Hunter: Yeah, totally.

Dustin: And you know, in my snowboarding years I found the guys who would really throw the biggest tricks were always kinda the dumber guys, but there's advantages to everything I suppose.

Hunter: Yeah yeah yeah. For sure.

Jeff: Have you gotten really hurt in the sport?

Hunter: No, I've been super lucky with that.

Jeff: That's awesome. That's good to hear, because I mean, you are doing some crazy stuff. Outside of skiing, is there any other sports that you're into? You mentioned earlier in life, you did play football and stuff like that, but do you do anything else other than ski at this point?

Hunter: I didn't actually play football, just for the ...

Jeff: Oh, okay.

Hunter: When I was younger I played like every sport except football. Outside of skiing, not like ... I mean, I don't know, we just spend a bunch of time in the gym and we play some basketball, just like pickup games and stuff. We don't really do that much other ...

Dustin: Gotta remain focused, Jeff. Keep your eye on the prize.

Jeff: That's true. That's true, that's true. When you get downtime, what do you like to do in your downtime? Do you have a hobby?

Hunter: Yeah, I'm super into photography and art. I like the 35mm and a little bit of medium format.

Jeff: I actually found the most adorable picture of you with a cat and a camera. It's a pretty great photo, actually.

Hunter: Fantastic.

Jeff: But that's cool, so I mean, you probably get to do that a lot, especially traveling the world and ...

Hunter: Yeah. Yeah, it's super sick. Everywhere we go is super scenic, so works well with that.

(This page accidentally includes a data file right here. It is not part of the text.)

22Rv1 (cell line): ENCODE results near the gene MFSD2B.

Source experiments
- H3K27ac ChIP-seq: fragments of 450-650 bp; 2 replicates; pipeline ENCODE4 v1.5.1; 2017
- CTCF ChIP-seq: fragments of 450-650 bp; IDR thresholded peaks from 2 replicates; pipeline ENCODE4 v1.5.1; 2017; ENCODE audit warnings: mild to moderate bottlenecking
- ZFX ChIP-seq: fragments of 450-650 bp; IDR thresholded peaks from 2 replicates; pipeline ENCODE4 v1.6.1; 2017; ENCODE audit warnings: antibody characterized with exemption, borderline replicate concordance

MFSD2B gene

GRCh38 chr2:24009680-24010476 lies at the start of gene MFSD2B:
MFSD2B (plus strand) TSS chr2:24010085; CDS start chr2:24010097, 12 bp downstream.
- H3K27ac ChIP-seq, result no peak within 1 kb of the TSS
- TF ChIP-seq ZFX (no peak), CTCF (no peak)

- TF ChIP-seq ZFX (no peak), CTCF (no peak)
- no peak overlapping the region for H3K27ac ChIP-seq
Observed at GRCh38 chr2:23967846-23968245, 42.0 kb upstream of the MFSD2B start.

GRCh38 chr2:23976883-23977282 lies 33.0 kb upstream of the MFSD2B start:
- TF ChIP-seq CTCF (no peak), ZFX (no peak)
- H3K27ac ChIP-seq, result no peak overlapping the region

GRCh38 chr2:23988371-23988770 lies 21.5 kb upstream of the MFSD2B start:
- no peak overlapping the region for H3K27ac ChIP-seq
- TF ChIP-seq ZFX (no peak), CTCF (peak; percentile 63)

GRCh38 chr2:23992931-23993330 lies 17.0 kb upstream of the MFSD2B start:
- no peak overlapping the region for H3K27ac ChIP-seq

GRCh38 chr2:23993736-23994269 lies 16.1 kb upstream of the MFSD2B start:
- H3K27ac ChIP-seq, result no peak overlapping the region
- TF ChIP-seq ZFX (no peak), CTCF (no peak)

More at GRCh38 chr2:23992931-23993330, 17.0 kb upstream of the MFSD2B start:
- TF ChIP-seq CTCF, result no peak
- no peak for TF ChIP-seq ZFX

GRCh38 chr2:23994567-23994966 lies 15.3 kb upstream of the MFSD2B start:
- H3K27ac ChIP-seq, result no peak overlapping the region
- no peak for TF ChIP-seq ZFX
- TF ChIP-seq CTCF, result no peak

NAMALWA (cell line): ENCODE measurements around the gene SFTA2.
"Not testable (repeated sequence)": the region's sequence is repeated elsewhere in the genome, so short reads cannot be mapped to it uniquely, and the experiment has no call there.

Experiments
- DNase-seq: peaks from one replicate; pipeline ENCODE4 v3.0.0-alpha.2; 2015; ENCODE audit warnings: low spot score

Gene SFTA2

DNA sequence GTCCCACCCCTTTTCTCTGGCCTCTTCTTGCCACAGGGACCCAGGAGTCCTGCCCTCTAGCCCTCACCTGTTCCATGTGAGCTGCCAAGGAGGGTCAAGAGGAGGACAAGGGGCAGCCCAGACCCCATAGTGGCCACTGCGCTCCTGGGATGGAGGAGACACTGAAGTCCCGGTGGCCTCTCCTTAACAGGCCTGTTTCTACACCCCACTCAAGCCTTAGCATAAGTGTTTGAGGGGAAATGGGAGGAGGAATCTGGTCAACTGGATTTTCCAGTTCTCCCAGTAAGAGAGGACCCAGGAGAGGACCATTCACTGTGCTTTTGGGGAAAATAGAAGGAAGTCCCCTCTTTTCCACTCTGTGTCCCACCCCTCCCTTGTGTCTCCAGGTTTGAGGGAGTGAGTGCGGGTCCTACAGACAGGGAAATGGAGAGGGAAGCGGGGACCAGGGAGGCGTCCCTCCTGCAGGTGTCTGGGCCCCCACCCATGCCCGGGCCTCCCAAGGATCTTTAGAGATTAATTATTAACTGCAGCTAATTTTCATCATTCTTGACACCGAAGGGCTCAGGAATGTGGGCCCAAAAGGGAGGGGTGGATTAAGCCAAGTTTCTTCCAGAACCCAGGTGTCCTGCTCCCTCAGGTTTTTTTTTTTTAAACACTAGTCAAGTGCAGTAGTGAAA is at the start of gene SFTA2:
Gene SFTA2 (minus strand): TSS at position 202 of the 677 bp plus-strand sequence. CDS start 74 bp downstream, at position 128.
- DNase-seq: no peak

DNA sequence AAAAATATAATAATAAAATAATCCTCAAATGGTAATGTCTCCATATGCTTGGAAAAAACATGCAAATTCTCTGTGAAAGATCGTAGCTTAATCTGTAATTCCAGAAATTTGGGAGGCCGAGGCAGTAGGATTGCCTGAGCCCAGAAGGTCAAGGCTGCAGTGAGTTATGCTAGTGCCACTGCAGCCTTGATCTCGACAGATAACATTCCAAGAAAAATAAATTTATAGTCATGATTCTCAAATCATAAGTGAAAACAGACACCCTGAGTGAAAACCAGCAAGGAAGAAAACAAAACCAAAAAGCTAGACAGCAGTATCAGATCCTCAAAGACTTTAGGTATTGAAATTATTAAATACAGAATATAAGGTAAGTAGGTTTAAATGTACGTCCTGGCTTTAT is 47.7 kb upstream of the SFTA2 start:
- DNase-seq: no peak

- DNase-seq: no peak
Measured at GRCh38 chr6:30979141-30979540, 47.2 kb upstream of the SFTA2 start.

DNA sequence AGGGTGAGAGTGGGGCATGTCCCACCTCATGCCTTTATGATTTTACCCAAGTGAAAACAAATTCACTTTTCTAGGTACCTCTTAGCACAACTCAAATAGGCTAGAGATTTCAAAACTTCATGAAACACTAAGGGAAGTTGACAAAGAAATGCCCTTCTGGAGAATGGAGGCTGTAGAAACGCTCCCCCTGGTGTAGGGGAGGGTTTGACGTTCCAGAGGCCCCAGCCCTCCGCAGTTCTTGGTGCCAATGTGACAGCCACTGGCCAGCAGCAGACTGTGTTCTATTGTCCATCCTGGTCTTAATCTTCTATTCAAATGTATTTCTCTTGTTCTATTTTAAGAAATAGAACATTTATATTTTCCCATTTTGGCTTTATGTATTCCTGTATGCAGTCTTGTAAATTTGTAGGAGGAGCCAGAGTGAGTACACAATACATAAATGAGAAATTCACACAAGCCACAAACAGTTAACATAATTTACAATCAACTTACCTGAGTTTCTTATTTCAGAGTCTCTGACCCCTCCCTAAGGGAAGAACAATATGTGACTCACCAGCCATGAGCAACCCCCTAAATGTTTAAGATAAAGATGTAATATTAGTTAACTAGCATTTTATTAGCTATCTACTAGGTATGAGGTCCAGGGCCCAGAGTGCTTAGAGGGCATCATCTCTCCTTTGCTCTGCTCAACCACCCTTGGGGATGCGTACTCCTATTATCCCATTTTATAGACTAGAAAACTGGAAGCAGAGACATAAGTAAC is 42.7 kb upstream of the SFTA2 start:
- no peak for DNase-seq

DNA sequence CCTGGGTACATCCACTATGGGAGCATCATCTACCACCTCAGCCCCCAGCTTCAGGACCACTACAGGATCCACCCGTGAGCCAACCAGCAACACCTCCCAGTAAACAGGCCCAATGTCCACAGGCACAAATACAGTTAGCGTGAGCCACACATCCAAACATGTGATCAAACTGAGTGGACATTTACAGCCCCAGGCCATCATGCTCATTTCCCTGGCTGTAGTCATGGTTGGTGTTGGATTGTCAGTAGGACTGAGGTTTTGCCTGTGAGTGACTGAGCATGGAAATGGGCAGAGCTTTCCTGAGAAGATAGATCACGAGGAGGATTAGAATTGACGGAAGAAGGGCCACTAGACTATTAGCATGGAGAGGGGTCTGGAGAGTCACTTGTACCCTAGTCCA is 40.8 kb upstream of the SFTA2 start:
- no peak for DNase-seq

Dustin: Yeah, because it's giant, awesome, gnarly mountains everywhere you go.

Hunter: Yeah.

Dustin: Especially in Vail, and everything in that area. Aspen, Crestview, all that whole area's just gorgeous and just ripe with photography.

Hunter: Yeah, absolutely.

Jeff: So let's say you kick ass and you do make the Olympic team this year. What are your thoughts on where the Olympics are this year, in South Korea?

Hunter: Yeah, it's kind of crazy. I guess that they've had a test event in South Korea, and it was apparently like the raddest course ever.

Jeff: Oh, really?

Hunter: Yeah, it was like super sick. It looked sick. So that's cool. I don't know, I've never been to Asia, so I've never really been to that part of the world, but I'd really like to go there. It seems super super badass.

Dustin: Well you said one of the qualifying competitions is in China. Are you going to that one?

Hunter: I mean, maybe. Who knows? Who really knows?

Dustin: How do you get the funds to do all this traveling? Is that from sponsors or is that coming from ...

Hunter: Yeah, sponsors help. A lot of people just do the GoFundMe route. That's part of it, kinda. Just figuring out ways to pay for things.

Dustin: Yeah, because that can't be cheap just traveling all over the world and throwing yourself off jumps all the time.

Hunter: No, yeah.

Dustin: Do you have a fallback favorite trick?

Hunter: I really like the cork 7. It's a fun trick.

Jeff: Explain what a cork 7 is.

Hunter: It's an off-axis 720 with a position, so it's just like a 720 to the side, kind of.

Jeff: Oh, crazy.

Hunter: Yeah.

Jeff: So that's your go-to if you're just gonna go off a jump and throw something out there?

Hunter: Yeah. I mean, it's just like the most fun trick. It feels really cool.

Dustin: Is there a trick that has eluded you up until this point?

Hunter: I can't do a double fall, which is like a back flip with a 720 in it. Yeah, I can't do it at all.

Jeff: It sounds crazy.

Dustin: I'm just trying to imagine it. Oh, shit. You know, when I look at this races, it always seems like, "Man, those poles look like they can get dangerous." I mean, take one to the face ... especially when you fall off the jumps. Are they necessary in the mogul competitions?

Hunter: Yeah. Well I mean, I'm sure someone could figure out how to do without them, but they're for timing kind of. They just like set up your turn, and then ... I think you're required to have them actually, so yeah, I guess they are necessary.

Dustin: You ever see anybody take one to the face?

Hunter: Yeah, I've actually ... One time when I was really young, I landed, and planted my pole and then it just hit me straight in the sternum. It hurt so bad.